A cute little trick with Ruby hashes and .try()

Recently I encountered a situation where incoming JSON was converted to a hash, and certain keys were not always present. Naturally I want to safely grab the values that were present without barfing on the nils.

    hsh = {foo: bar: [2]}
    bad_hsh = {foo: nil}
    should_be_2 = hsh[:foo][:bar].first # works
    uhoh = fail[:foo][:bar].first # NilClass error

At first began looking for a way to use .try() to get at nested hash values (since we’re not on Ruby 2.3 yet and can’t use the lonely operator). But the normal try syntax didn’t work:

    uhoh = fail[:foo].try([:bar]).try(:first) # does not work

But then I remembered that [] is actually the name of the method, and what’s in it is the first parameter, so I tried this:

    win = fail[:foo].try([], :bar).try(:first) # It works!

This is not fantastic code, I know there are better ways to do this, and I can’t wait to upgrade to Ruby 2.3, but I do find this interesting.

WordPress Multisite Tips

You can’t start a multi-site install from scratch, you have to install the base site first, then turn on multi-site. If you turn it on right out of the box, you’ll get stuck with a database error and probably spend an hour messing with MySQL permissions before you figure it out. Don’t ask how I know 😉

Also, for running WordPress locally, it took a while to get auto-update working (it’s easier to use than than update manually on the local machine).

To do that I had to enable FTP on this machine, which I kind of hate to do because it’s a security hole. But to do that, execute this command:

sudo launchctl load -w /System/Library/LaunchDaemons/ftp.plist

When wordpress asks for FTP info, you can use ‘localhost’ as the hostname

permissions updates may have been a factor, but I’m not sure, but mostly it just worked

The big revelation is the steps for multi-site setup. The wordpress docs are weak in this area. I really wish they would create two different documents, one for subdomain, one for subfolder, because it’s a lot of work to mentally filter out one or the other as you’re reading the document, and it’s easy to miss details.

Of particular note is that first, you turn on wp_allow_multisite, then  the Network settings item appears in your admin, then you enable the network, THEN you add the code it recommentds, includeing the MULTISITE=true item

More than I ever wanted to know about cookies

Here is a list of things I learned working on a project a while back, I wrote them down because they’re so screwy I know I’d force myself to forget them:

  • Cookie size causes both the browser and the server to barf. Total size, not just individual cookie.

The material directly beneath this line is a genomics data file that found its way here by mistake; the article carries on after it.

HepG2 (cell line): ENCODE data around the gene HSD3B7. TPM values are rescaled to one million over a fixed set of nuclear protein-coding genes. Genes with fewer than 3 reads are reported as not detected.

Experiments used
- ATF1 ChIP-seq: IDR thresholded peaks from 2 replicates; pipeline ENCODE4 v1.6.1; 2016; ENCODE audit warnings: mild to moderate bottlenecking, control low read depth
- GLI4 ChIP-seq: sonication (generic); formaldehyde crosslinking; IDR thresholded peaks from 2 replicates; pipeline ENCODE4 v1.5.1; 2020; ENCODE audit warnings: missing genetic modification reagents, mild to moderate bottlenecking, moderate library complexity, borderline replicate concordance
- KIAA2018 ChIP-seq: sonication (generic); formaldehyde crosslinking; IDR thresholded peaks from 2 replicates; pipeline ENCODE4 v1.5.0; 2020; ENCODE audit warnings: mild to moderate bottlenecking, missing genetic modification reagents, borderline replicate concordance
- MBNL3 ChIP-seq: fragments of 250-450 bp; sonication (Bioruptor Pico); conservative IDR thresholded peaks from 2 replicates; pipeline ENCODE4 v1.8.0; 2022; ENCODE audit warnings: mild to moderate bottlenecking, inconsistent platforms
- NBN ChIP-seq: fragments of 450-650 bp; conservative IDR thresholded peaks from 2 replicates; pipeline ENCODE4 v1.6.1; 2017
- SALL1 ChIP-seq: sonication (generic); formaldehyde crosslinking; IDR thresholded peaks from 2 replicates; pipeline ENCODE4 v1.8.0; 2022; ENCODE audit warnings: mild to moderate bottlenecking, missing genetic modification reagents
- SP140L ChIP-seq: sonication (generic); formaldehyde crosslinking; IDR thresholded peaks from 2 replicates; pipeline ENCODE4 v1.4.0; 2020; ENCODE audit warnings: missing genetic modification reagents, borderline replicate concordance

• Deleting a cookie is tricky, sometimes IE won’t delete session cookie without a restart.
  • When deleting, use ‘0’ as expiration, the full “Thu, 01 Jan 1970 00:00:00 GMT” fails in IE, it sets it to 2070 for some reason.
  • If you have two cookies, one with a subdomain, one without, the one without will “win”.
  • it can be hard to mess with a higher scoped cookie from a subdomain. Avoid it if you can
  • And here’s the kicker: Sometimes the buffer space on your load balancer can be too small for the total size of cookies that your browser is sending, even if Apache can handle larger cookies. In that situation you’ll get an ugly 500 error page. This buffer space may only become an issue if there are rules on the LB that require it to inspect the headers.

Just the other day I saw this article on a related note: Let’s Break The Internet

Image Uploads to AWS S3 using Rails 3, Paperclip and PLUpload

For the Invest Your Heart project, I’ve been working on getting image uploads perfected. That’s easy enough with the Paperclip gem. But storing uploads on your Heroku dyno isn’t a good idea, so I wanted to use S3. Oh and throw in upload previews, resizing and a progress bar.

I managed to get it all working, though it took a lot because there are so many moving parts. I’m using the PLUpload code to provide uploads and progress var interface and Paperclip for resizing. And I’m uploading directly to S3, to avoid timeouts on Heroku when large files are uploaded. After the initial upload, Paperclip actually downloads the image, processes it, and uploads the different resized versions back to S3.

I couldn’t have done it without these two incredibly helpful sites: The Rails-S3-Plupload demo project, and Swarut’s post. Thanks guys! I would never have gotten it working without you.

Swarut also turned me on to the Gon gem which provides a simple way to send data from your controllers and JS variables. Very handy for when your app doesn’t need something like Backbone.js

StartupBus Status Update: Invest Your Heart

I’ve been so busy hacking and hustling that I haven;t had much any time to update here, but after a day and a half, we’ve made great progress.

We have a four person team building Invest Your Heart.

InvestYourHeart is a collaborative social change investment platform for people who believe:

What’s in your heart is just as valuable as what’s in your wallet.